I think you are right about our possessions owning us. My concern is more that with technology allowing us to always 'reach out and touch someone,' we are losing the ability to contentedly be alone.

HAPPY IN NEVADA said...

Hi - I smiled as I read your post about washing dishes.

In the last four homes I've had, the dishwasher was already installed. Instead of using it, I use it to store my good china which means before I dig it out for holidays, I just run the dishwasher to clean them from any dust. Like you, I prefer to wash my own and have for over 50 years now.

Re the cell phone, when I decided to spend 4 years on the road in the motor-home (alone), I did buy a cell phone for safety purposes, and since I'm not one who talks on the phone, it sits in the car for when we travel (again, for safety).

Now about the car, I started driving tractor on the farm at 10; the car at 12, and I love to drive - I don't like others doing my driving because I don't want to trust my life to someone else's driving skills.

I also love my computer and camera, but you could toss the TV as far as I'm concerned (I only have one because my husband likes it).

I have friends who are Amish; I love their way of life, and have copied as many of their traditions as I see fit for my life-style.

Doing things for yourself is fun - it makes us feel worthy and capable, so I love baking; cooking, sewing, cleaning, cutting my own hair and all the other things that are part of our daily routine.

DUTA said...

Very good post Jo!

Once the 'status' was to own a car. Today the 'status' is to own a driver as car driving is considered sweaty work.

As for dishwasher, washing machine and every device that washes - It's a known fact that WATER has therapeutic properties: it sooths, calms, brings sleep, reduces inflamation. I have certain clothes that I wash only by hand, and the touch of water does me only good.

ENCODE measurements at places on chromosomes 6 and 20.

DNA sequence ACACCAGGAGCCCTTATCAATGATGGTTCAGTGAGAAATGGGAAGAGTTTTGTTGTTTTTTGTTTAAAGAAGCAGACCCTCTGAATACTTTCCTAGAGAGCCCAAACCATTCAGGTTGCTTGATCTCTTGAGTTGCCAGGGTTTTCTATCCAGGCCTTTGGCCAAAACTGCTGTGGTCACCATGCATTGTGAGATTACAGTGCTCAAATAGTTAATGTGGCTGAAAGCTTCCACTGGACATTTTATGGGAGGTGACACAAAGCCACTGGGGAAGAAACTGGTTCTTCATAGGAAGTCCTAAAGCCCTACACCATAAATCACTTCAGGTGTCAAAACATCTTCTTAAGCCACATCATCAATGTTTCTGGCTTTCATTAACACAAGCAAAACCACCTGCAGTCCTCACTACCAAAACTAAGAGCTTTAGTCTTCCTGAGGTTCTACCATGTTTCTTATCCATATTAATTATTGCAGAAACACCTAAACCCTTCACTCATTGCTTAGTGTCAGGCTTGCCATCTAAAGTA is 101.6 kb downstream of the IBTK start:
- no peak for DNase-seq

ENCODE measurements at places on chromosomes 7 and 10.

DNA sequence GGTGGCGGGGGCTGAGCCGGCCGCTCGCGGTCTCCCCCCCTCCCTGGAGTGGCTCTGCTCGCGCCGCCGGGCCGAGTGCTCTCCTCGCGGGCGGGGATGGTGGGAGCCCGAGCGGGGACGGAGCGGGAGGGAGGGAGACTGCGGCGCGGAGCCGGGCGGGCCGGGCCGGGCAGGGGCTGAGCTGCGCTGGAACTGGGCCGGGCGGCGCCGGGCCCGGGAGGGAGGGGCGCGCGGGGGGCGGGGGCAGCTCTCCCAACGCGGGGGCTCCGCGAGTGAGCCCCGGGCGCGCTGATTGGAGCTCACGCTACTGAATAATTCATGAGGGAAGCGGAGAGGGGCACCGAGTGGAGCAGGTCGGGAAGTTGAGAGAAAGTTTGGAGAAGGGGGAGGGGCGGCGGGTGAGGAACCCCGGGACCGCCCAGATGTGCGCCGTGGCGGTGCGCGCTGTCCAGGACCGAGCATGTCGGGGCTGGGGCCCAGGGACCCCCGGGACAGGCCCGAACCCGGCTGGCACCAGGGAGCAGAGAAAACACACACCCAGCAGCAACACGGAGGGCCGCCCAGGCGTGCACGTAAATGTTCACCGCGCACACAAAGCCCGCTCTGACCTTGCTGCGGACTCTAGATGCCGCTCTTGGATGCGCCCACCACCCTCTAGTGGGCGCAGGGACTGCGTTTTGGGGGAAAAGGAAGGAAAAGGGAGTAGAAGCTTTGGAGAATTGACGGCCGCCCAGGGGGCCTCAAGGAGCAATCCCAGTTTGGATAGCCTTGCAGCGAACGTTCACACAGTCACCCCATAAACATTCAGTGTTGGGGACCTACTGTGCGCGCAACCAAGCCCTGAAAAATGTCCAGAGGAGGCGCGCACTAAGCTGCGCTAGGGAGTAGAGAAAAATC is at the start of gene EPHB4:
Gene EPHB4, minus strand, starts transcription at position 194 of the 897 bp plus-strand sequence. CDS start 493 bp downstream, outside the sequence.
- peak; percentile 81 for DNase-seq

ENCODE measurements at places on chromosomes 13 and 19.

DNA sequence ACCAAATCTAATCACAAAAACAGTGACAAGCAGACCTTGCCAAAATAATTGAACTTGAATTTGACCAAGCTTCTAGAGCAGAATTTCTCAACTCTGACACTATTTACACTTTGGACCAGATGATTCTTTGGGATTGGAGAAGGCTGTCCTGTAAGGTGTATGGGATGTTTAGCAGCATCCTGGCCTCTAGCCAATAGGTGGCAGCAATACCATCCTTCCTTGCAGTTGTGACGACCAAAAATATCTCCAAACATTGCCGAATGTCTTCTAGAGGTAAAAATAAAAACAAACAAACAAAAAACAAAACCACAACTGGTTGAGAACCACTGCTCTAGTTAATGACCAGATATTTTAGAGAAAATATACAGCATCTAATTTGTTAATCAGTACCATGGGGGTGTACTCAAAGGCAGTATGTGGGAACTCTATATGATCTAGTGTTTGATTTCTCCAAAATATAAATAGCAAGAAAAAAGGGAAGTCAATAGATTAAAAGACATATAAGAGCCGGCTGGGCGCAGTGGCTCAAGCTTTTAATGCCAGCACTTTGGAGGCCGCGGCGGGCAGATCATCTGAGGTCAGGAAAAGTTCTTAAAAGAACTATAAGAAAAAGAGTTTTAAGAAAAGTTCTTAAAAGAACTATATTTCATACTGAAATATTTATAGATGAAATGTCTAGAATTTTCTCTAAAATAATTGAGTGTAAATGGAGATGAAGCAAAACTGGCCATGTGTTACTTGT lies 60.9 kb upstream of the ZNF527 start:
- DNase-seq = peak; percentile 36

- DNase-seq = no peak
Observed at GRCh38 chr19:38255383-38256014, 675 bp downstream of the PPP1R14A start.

A mobile phone is a very helpful device in case of emergency. I've recently lost mine, and I'm sad about it.

Owen said...

I think you are wise beyond your years Jo ... to be admired.

Our lives have become so complicated it cannot be good for us in the long run.

I often have the feeling we have constructed an enormous house of cards around us, which will blow down one of these days, and leave us shivering...

June said...

I like washing dishes every now and then. It is emotionally therapeutic, but I don't think it actually saves much water... I remember my grandmother pouring boiling water from the woodstove-range-heated kettle into two basins, one for washing and one for rinsing. THOSE dishes dried fast, I'll tell you! I think her hands must have been made of asbestos.

I thought I was the last person to get a cell phone! The contract I have includes free roadside service...very handy when a person lives on one-lane dirt roads with lots of snow and ice. That service has been a boon to me a number of times.